Of the new Christmas partnership, Bailey said: “We wanted the tree to reflect the playfulness of the season with a little bit of the English weather thrown in. We also love the idea that the tree comes to life as guests pass, bringing a wonderful touch of festival magic to their stay.”
This decorative collaboration follows on from Burberry’s long standing relationship with Claridge’s. Currently guests will find the iconic Burberry trench coats in their rooms – a stylish upgrade from the usual array of minibar snacks. Come Christmas, the fashion house will also be providing Burberry-clad bell boys to help guests with their Christmas shopping lists.
A must see for any London fashionista worth their Louboutins, the Claridge’s Christmas tree will light up the festive season.

Roksanda Sample Sale

Roksanda, AW15

The Apartment, Hoxton Hotel

28 Nov 2015 – 29 Nov 2015, 9:00 AM – 8:00 PM

Hallucinogenic colour and slinky silhouettes can only mean one thing: fabulous designer Roksanda is in town. Snap up some piping hot wares at this insider sample sale.

British designer of the moment, Roksanda has been creating a storm with her bold designs that nudged even the most fervent minimalists onto the colour spectrum. The Serbian born student of sculpture and design has been worn by the likes of Cate Blanchett and Keira Knightley.

In this London sample sale expect to find eye-catching colours played with and peppered across clothes in unexpected ways: a pastel blue near the knees on sky blue skirts, blood red/deep blue panels peering out from underneath dramatic folds. Sculptural shapes show that though she has changed her medium, Roksanda’s original training plays a very present part in her aesthetic execution.

From the spring/summer 2015 collection look out for wonderfully dramatic black dresses that cut sharply down the middle of the body revealing pink lining, red and blue block colours underneath that jar just right.

If you can’t wait, head over to the Roksanda Mount Street store and nab a statement fur piece from the AW15 collection, you’ll treasure it forever. The website is yet to launch, but you can sign up to the Roksanda newsletter to stay informed.

Where to buy Yeezy Season 1? Harvey Nichols

YEEZY SEASON 1 landing in Harvey Nichols

Like it or loathe it, the Yeezy Season 1 collection has everyone talking. This must be the hottest fashion co/lab to come to London, rivalled only by H&M x Balmain.

This October you can buy the full Kanye West for Adidas collection at Harvey Nichols. It’s what we’ve all been waiting for. Why? Kanye West went from maverick to visionary when he showed his dystopian chic collection at fashion week. This new collection marks the fruit of eighteen months of labour and we’re excited to se the transformation of menswear style in the city now its finally available for general purchase.

What to expect from Yeezy Season 1?

Unlike the slick, suited styles of late, Kanye West’s designs embrace a loose, military inspired aesthetic; a new uniform for those that lead a versatile and unpredictable life. On the 4th floor of Harvey Nichols you’ll be able to buy everything from Yeezy t-shirts, sweatpants and sweaters to heavy duty outerwear and most excitingly for sneakerphiles, the Yeezy Boost 350 sneaker.

“We are really excited to be one of a limited selection of retailers stocking the entire YEEZY SEASON 1 collection,” said Head of Menswear at Harvey Nichols, Darren Skey. “The collection defines a style that matches the relentless pace of our contemporary lives. The silhouettes, fabrications and colour palette make this a highly desirable collection and we anticipate that this is something our customers will identify with and buy into.”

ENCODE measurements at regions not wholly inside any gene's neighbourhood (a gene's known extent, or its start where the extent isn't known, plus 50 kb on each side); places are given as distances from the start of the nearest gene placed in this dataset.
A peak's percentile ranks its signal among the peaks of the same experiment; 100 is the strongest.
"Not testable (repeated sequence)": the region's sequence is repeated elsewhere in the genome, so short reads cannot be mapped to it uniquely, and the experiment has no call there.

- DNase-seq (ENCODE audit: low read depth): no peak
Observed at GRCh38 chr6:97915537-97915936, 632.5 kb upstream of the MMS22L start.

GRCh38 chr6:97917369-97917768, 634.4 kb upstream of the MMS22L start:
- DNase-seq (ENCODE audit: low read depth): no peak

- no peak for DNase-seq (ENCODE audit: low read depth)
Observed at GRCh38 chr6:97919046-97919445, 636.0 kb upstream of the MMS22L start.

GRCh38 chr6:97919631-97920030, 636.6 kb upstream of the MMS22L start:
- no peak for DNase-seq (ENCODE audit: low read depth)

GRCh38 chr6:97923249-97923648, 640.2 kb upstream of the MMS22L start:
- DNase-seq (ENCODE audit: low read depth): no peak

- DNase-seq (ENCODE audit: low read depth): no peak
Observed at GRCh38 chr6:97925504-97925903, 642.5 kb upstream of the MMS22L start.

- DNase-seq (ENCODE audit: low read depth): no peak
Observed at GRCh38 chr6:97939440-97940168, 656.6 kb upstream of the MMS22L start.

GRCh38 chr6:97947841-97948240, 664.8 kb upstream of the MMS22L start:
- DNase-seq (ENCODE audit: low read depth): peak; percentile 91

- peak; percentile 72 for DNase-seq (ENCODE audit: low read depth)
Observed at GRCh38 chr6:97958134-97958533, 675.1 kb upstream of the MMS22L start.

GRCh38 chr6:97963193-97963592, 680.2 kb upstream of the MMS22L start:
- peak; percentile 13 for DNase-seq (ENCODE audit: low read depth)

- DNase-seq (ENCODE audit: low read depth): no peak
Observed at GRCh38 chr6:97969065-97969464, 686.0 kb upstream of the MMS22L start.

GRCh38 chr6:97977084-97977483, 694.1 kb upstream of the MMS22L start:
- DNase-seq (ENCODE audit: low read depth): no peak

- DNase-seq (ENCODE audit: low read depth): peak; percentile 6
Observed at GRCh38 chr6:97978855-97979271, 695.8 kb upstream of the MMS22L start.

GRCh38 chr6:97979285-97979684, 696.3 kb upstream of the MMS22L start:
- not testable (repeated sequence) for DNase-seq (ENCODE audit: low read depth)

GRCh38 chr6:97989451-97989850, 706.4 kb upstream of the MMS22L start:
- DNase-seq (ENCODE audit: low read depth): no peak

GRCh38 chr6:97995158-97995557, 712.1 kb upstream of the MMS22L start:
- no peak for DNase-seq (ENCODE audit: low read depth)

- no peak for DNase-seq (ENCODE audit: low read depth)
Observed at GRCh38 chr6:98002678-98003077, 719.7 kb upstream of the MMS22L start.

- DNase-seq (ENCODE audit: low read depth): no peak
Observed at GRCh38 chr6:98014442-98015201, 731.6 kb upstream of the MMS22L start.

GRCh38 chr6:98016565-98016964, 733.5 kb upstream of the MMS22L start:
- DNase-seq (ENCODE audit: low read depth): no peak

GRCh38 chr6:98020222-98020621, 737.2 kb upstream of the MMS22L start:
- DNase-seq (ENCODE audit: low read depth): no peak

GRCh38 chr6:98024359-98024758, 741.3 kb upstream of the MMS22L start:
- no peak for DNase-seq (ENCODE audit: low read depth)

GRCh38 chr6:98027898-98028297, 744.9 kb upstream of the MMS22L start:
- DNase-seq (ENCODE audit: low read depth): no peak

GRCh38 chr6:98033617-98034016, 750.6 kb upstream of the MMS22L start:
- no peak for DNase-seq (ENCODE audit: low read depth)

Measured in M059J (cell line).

The new collection is perfectly timed for Christmas: make sure to nab a piece of the collection before its gone.

Lines Review, Yard Theatre

Lines: Photo by Ben Hopper

Founder and Artistic Director of the Yard Theatre Jay Miller directs a new play by Pamela Carter about four young soldiers waiting to become heroes. Rather than exploring the drama of the battlefield, this topical new play focusses on barracks life in peacetime. 2015 is the first time in over 100 years that the British Army is not at war. But what happens to the soldiers when there’s no battle to fight?

This is a captivating ensemble piece, driven by the physical rhythms of life in the barracks – be if the consumption of lucozade, using the phone or working out. Similarly the dialogue is woven tight, with everyday banter spiked with dark humour and menacing undertones.

In the second act, the tension, anxiety and paradoxical sense of longing for war that exists during peace time is artfully unpacked. Lines is reminiscent of the film Jarhead: the waiting, that state of preparedness, is almost as tortuous as the experience of war itself.

Each member of the youthful cast (Ncuti Gatwa as Valentine, Tom Gill as Perk, Tony Clay as Locke and Robbie O’Neill as Mackay) give powerful and captivating performances. In particular Robbie O’Neill’s cheeky, confident Mackay shows natural leadership as he delivers soulful monologues and witty asides.

A simple but well used set, coupled with video footage of the soldiers on the battlefield overhead emphasises this purgatory-like existence.

There is also the ghost of Ibsen lurking here, with much, almost all, of the action happening off-stage. In the final act, what is revealed to be a crashing anti-climax shows Pamela Carter at her peak, deftly depicting the fantasy, mythology and propaganda that solders itself to the heroic dream. Carter has drawn believable characters here, with each soldier-in-training carrying their personal history into this new environment. The way in which these histories unfold into the drama weaves human threads around the fragile nexus of war.

Powerful and provocative, this is a real gem.

A boundary-breaking fringe theatre, The Yard is well worth a visit, even if you’re not an East Londoner. The sellout success of recent plays The Mikvah Project and Beyond Caring (which transferred to the National Theatre to another round of rave reviews), has built quite the buzz for the new Autumn Season at the Yard. Book fast: Lines is set to be another sellout.

First published on Culture Whisper.